[Andrew] For me, the 6+ on the box told me this was going to be simple, and the set collection made me think of classic card games.
[Anitra] But I was really surprised this was actually a set-collection/rummy kind of a card game. That was not what I was expecting at all!
As we played through the game, one person usually pulled ahead quickly, but eventually everyone else caught up. Every game we played, most players already had two power cards when someone finally got a third one.
[Andrew] The randomness in this game is a lot like what you find when you play games with a classic deck of cards. In fact, other than the Power cards, it pretty much is a classic deck of cards. That randomness makes the game usually balance out pretty naturally. But even though it’s nicely balanced, we didn’t have a lot of fun.
It feels like something is missing, either more choice or more luck, something like that. As it is, you just play out your cards and hope you can use a Power when it might do you some good, maybe, if you get lucky. There’s just not a lot of decisions to make because there’s no shifting around of cards as you play the game.
[Anitra] With ten different Power cards in the box, we assumed this would add some variety to our games, but even here, it felt very same-y. Most of these powers – at least the ones in this set – are focused on making cards wild or redefining what kind of sets you can score. We did find two powers that have a chance to make other players discard, and two that let you draw and play an extra card on your turn. But all of these are pretty limited in how and when you can use them.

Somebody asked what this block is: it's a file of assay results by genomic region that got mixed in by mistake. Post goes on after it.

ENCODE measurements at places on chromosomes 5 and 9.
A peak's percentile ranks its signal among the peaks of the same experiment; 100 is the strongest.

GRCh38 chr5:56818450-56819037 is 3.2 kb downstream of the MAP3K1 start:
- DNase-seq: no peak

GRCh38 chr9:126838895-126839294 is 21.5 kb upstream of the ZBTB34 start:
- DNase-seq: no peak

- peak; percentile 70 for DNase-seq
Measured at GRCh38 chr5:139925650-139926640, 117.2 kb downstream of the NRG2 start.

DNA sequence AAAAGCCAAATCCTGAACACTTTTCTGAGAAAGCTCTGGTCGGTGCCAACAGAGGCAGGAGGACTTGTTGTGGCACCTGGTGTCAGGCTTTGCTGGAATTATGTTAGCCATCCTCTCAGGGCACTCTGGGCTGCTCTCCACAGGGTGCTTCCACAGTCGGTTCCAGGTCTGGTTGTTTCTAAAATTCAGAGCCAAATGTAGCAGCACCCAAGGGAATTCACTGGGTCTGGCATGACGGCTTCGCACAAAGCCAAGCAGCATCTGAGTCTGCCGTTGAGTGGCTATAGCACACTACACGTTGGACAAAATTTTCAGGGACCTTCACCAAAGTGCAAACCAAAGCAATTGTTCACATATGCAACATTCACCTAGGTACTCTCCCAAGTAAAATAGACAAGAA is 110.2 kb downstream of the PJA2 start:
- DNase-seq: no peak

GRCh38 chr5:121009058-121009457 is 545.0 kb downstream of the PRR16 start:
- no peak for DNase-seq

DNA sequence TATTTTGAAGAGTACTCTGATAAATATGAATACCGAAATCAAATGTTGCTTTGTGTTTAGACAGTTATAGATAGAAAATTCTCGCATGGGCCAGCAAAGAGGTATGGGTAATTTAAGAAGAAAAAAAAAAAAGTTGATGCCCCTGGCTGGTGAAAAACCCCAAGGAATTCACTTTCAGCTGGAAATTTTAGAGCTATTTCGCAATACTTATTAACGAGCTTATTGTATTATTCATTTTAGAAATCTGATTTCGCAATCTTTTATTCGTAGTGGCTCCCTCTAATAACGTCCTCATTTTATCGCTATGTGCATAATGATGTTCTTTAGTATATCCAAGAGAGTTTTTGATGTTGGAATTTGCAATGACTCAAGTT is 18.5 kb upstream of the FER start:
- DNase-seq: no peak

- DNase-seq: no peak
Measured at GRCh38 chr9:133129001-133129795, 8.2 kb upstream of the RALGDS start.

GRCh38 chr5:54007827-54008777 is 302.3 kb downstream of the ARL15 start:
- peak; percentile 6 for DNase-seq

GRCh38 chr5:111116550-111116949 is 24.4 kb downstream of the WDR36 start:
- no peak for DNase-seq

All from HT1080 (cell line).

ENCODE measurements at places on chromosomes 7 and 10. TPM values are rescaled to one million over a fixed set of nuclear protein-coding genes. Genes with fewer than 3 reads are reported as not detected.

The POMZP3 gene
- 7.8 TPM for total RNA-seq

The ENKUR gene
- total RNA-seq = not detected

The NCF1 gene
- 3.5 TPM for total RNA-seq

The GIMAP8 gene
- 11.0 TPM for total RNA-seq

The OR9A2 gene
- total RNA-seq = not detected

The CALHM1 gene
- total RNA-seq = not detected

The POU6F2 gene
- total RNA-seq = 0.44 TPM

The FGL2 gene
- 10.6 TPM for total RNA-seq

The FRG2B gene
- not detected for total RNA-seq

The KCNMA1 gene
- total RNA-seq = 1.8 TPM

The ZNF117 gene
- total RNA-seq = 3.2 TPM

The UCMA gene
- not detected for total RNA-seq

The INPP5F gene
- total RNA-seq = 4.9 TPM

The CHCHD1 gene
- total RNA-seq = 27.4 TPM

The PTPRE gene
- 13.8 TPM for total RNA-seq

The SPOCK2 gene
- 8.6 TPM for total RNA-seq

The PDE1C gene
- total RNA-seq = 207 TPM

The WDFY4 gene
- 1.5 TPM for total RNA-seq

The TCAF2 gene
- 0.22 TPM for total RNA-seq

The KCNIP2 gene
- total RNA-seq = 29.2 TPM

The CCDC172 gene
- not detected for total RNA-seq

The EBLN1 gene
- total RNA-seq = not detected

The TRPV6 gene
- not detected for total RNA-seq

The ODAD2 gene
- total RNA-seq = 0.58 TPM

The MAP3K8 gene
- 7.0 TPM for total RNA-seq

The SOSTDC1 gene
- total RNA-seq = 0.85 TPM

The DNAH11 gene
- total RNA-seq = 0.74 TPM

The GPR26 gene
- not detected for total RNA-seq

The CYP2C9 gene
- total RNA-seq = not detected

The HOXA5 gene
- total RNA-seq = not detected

[Andrew] One thing I do think would add interest is combining multiple decks together, which is something the game does actually support. In those cases, you’ll need to have the correct character in front of you to use a certain Power card, because they are related to the character. That could definitely mix it up, and a larger deck means you can probably add a couple more players to the game if you wanted to.
[Andrew] So Anitra, do we recommend Something Wild?
[Anitra] I don’t think we can recommend this game for families like ours who play a lot of games. You’re going to want more than what’s in this box.
But, it’s a great step up from classic card games for families who play a lot of those games now. Like Rummy, or Uno, or Go Fish – this game will feel just a tiny bit more complicated than those. Your choices on each turn are always very limited, and there’s just a little bit of interaction between players.
[Andrew] So Anitra, what are we going to rate Something Wild! from Funko?
[Anitra] We’re going to rate it 2½ Mickeys out of 5.
And that’s Something Wild! – in a SNAP!
Interested in trying it out? Find Something Wild! on Amazon or at your local game store for under $10.
The Family Gamers received a copy of Something Wild! from Funko Games for this review.
This post contains affiliate links, which do not change your price, but help support The Family Gamers.
SNAP review music is Avalanche, provided courtesy of You Bred Raptors?
Age Range: 6+
Number of Players: 2-4
Playtime: 15-20 minutes